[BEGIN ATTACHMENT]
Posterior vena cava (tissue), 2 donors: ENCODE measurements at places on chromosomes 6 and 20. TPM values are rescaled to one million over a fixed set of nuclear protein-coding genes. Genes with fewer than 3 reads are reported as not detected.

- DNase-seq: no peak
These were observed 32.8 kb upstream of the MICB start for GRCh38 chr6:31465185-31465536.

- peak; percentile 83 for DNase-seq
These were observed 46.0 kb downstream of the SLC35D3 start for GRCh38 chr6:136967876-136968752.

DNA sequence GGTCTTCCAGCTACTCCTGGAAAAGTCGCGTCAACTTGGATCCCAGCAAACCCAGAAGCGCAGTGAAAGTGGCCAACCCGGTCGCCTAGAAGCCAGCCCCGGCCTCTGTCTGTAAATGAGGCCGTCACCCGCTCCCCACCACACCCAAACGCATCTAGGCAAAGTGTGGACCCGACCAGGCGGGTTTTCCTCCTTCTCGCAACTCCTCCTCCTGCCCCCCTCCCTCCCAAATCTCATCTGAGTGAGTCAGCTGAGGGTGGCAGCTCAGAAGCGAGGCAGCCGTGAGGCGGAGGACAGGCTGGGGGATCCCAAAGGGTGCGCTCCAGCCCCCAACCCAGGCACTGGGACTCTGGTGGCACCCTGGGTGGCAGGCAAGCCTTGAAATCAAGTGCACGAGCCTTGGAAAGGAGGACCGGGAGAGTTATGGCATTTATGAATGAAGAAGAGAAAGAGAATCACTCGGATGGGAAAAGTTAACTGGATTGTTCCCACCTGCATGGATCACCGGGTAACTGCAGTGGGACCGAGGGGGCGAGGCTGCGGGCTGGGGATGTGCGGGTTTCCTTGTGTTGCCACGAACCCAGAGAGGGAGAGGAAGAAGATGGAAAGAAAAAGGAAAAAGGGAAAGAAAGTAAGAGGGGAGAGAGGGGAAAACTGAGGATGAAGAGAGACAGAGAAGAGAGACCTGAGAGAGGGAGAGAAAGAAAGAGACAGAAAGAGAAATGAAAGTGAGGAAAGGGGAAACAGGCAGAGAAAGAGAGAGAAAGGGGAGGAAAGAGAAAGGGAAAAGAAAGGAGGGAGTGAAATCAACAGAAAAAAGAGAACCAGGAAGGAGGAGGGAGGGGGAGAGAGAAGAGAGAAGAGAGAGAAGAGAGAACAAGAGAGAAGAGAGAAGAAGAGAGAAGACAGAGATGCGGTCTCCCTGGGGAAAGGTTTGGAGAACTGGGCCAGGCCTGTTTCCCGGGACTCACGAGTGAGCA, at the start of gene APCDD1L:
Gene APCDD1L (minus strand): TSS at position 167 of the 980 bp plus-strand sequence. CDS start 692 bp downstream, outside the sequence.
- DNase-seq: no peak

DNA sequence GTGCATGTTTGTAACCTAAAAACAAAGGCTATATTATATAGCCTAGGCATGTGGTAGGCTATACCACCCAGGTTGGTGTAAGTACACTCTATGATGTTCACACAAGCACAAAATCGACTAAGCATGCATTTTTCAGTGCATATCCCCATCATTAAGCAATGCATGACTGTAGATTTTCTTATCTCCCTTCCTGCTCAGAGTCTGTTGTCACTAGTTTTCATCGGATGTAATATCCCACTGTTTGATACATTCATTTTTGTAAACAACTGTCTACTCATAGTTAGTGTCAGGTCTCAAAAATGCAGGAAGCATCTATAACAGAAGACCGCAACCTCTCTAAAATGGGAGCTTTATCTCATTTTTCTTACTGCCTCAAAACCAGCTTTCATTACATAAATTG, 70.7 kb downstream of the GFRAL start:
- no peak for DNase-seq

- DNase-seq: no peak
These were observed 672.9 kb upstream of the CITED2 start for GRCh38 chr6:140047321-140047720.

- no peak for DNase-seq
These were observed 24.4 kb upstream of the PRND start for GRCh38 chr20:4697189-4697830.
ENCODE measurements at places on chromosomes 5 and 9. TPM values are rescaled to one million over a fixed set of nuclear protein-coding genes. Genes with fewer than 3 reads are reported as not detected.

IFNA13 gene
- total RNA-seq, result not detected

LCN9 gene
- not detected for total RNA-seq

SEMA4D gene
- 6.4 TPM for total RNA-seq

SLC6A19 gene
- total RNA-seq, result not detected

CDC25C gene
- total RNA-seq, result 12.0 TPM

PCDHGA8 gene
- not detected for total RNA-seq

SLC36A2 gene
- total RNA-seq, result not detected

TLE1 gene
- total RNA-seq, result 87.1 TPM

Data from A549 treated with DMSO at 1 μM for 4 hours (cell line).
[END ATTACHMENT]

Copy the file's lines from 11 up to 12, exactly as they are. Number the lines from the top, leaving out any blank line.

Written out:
- DNase-seq: no peak
These were observed 672.9 kb upstream of the CITED2 start for GRCh38 chr6:140047321-140047720.